It was one of those hot and muggy summer days on the Kalamazoo River and I had just finished securing my canoe on top of the car after a paddle, when I noticed the three young anglers parked next to me. All had come in the same truck and none were wearing masks. They were rigging their fishing rods, getting ready to walk down to the river.
I watched with mild consternation as two of them crossed the parking lot headed for the riverbank. Somewhat conflicted, I decided to say something and turned to the third, a nice 20-something area resident and said: “Do you know you can’t eat the fish in these waters? The sign down there by the boat ramp says they are contaminated.”
He looked up at me with surprise in his eyes and calmly said, “No. This is our first time here.”
“Check it out for yourself,” I responded pointing to the sign I had noticed earlier when three of us (all over 60) had launched solo canoes, each having driven our own cars to try to maintain social distance, masks in our pockets should we need them.
I was reminded of the ways of my youth — impulsive, spontaneous and sometimes unaware. Today, I don’t think of eating fresh-caught fish without knowing whether they are safe, meaning uncontaminated. When in doubt I check the online advice and warnings that are provided by Michigan’s Department of Health & Human Service’s fish consumption advisory program.
We don’t hear much about the fish consumption advisory program these days, but there is a wealth of information there about safe fish to eat, what lakes or rivers are contaminated, how many portions are safe to consume of various species and which not to eat at all, particularly if you are pregnant or young and plan to have kids soon, or have diabetes or cancer. It also describes how to prepare and cook fish to reduce contamination levels if those levels are low enough to allow limited consumption.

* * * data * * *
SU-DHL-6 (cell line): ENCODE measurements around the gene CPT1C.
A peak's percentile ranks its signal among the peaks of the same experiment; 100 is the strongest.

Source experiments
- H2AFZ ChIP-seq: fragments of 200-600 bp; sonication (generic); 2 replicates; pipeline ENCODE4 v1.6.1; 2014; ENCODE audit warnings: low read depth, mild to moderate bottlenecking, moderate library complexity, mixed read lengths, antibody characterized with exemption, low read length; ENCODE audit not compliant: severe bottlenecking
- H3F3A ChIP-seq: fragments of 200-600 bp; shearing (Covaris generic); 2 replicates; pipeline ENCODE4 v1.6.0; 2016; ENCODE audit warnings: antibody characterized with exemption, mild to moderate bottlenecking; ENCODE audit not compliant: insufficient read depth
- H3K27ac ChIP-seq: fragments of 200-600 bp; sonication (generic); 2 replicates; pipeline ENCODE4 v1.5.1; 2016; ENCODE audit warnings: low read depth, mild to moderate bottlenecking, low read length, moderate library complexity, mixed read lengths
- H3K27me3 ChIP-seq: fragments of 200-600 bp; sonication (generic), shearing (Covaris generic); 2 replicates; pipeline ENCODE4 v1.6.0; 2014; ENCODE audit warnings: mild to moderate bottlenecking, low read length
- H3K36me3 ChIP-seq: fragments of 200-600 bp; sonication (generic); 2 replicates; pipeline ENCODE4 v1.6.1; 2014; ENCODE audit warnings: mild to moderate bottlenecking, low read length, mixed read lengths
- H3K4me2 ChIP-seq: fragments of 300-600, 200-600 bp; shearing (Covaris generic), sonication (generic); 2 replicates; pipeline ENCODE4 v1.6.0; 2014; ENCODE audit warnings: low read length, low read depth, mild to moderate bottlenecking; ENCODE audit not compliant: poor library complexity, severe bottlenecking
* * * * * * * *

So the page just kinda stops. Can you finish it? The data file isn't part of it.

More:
The information is found at Michigan.gov/eatsafefish where you can find answers to questions about what is safe, or not. Click “Find your Area” for specifics about various waters and the fish that are caught in them. There are also general statewide guidelines for waters that do not appear on the list organized by county, and what to consider with regard to mercury and other chemicals.
Many have heard about the contamination problems on the Kalamazoo River after
the Enbridge oil spill, but the problems there predate that incident. PCBs or Dioxin are the concern and most of the river has Do Not Eat warnings for popular species. Many other popular waters around the state have their problems, too. There are good health reasons to add fresh fish to your diet, and fishing is fun, but choosing wisely which fish you eat means fewer toxic chemicals get consumed and accumulate to cause later health problems.
I don’t know what the three young anglers decided to do, but as I drove out of the parking lot, I did notice them all standing around the sign reading it. That, I figured, was a pretty good start. ≈
Howard Meyerson is the managing editor of Michigan BLUE Magazine.